But to the greatest detriment of Sikh’s uniqueness, history would have it that THREE powerful groups – all of which were fake, deviant and / or anti Sikhi – would control our literature, historical narratives, and institutions, including gurdwaras (and by extension the fate of Sikhi) for a long period of 207 years (1718 till 1925).

I call this unfortunate quest the HIJACKING OF SIKHI. It was a forced attempt to take Sikhi away from its intended uniqueness and destination. It was an endeavor to remove Guru Nanak from His own spiritual way. It was a deliberate effort to take Sikhi back to the same crossroads at which Guru Nanak stood in 1469 – but steer it in the direction that Guru Nanak chose to AVOID.

In the 207 years of the hijacking, virtually everything about the uniqueness of Sikhi that was constructed by our Gurus in 239 years would be turned on its head. And everything that was rejected would be systematically brought back as accepted religious practices.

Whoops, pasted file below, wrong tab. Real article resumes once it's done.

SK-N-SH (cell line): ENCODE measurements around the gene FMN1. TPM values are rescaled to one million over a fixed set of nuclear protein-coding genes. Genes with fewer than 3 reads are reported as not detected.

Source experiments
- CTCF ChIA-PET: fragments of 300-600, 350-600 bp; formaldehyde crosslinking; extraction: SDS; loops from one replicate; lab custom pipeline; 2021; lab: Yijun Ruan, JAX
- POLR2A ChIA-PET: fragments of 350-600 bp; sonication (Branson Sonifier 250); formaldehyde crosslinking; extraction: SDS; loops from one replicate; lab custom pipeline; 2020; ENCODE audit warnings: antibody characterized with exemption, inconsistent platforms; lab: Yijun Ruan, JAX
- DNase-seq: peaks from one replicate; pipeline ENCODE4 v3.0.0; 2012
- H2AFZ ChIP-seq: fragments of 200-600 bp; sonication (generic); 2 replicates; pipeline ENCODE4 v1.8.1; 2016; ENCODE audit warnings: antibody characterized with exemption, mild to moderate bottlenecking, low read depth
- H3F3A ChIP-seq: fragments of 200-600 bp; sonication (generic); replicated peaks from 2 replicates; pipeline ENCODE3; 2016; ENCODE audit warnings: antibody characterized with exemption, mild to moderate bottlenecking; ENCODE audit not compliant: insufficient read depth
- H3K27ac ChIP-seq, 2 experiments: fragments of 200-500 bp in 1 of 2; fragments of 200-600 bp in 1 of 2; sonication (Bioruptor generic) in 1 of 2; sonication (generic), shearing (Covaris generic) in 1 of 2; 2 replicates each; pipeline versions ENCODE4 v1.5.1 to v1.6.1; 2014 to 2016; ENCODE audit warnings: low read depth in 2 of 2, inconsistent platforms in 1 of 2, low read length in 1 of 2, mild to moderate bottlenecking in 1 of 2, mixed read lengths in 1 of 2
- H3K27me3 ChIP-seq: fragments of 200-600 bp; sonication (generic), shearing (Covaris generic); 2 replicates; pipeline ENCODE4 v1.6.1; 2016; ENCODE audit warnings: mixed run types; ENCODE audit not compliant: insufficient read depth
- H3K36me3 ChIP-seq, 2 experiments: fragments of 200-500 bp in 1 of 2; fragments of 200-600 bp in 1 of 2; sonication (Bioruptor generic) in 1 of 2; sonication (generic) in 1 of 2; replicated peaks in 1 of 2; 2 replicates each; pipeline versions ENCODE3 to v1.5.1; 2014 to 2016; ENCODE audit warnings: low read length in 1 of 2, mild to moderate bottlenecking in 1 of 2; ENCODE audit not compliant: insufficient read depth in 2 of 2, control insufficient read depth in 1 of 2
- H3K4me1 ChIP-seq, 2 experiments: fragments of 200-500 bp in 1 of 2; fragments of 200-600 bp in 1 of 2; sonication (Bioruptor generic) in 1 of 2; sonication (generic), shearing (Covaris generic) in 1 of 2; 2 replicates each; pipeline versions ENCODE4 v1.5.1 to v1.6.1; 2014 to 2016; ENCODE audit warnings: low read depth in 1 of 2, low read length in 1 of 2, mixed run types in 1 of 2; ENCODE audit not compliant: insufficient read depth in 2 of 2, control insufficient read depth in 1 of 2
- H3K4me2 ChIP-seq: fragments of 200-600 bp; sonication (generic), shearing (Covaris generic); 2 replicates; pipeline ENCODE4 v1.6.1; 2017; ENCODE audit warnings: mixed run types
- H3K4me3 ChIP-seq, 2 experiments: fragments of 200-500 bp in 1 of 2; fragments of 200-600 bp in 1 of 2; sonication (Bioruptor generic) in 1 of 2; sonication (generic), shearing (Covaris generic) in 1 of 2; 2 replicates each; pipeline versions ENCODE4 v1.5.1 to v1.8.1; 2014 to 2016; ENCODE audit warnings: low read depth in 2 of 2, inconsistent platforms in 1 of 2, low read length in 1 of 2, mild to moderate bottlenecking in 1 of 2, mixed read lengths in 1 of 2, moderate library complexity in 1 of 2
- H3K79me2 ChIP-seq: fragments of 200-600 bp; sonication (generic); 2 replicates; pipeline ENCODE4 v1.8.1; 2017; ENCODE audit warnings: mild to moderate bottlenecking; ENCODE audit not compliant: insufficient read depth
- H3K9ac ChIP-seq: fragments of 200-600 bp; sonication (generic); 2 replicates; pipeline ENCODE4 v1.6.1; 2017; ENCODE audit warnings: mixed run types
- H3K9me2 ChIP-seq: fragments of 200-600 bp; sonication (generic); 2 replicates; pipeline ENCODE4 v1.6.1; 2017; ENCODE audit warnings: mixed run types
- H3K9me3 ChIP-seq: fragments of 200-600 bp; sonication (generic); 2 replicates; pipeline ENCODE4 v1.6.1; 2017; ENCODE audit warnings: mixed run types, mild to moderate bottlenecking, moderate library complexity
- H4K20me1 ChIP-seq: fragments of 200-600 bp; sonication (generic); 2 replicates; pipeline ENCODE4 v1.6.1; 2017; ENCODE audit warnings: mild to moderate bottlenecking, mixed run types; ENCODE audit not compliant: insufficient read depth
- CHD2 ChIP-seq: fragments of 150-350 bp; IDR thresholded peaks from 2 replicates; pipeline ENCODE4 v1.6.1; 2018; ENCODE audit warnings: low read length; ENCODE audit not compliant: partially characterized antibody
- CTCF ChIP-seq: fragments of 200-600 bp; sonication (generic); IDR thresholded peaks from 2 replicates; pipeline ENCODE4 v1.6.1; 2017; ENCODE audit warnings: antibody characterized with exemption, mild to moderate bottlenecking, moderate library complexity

The combined effect of the prolonged efforts of the three deviant groups would be that Sikhi would take on a severely ritualistic mode, its spirituality would focus on the Brahmin concocted lie of life after death; the spiritually enlightening Shabd would be relegated to merely songs fit for chanting; non-Gurbani poems with anti-Sikhi messages would be smuggled into Sikhi as Kirtan; the SGGS would be relegated to meaningless nonstop reading by hired hands; worthless physical worship would be promoted; a Sikh clergy that adopted the ways of the Brahmin would establish itself with deep roots; Gurbani-rejected practices would become standard fare and the elevation of the mind would be corrupted by mythology and eventually replaced by the importance of just outwardly appearance.

In short, the uniqueness of Sikhi would be severely eroded.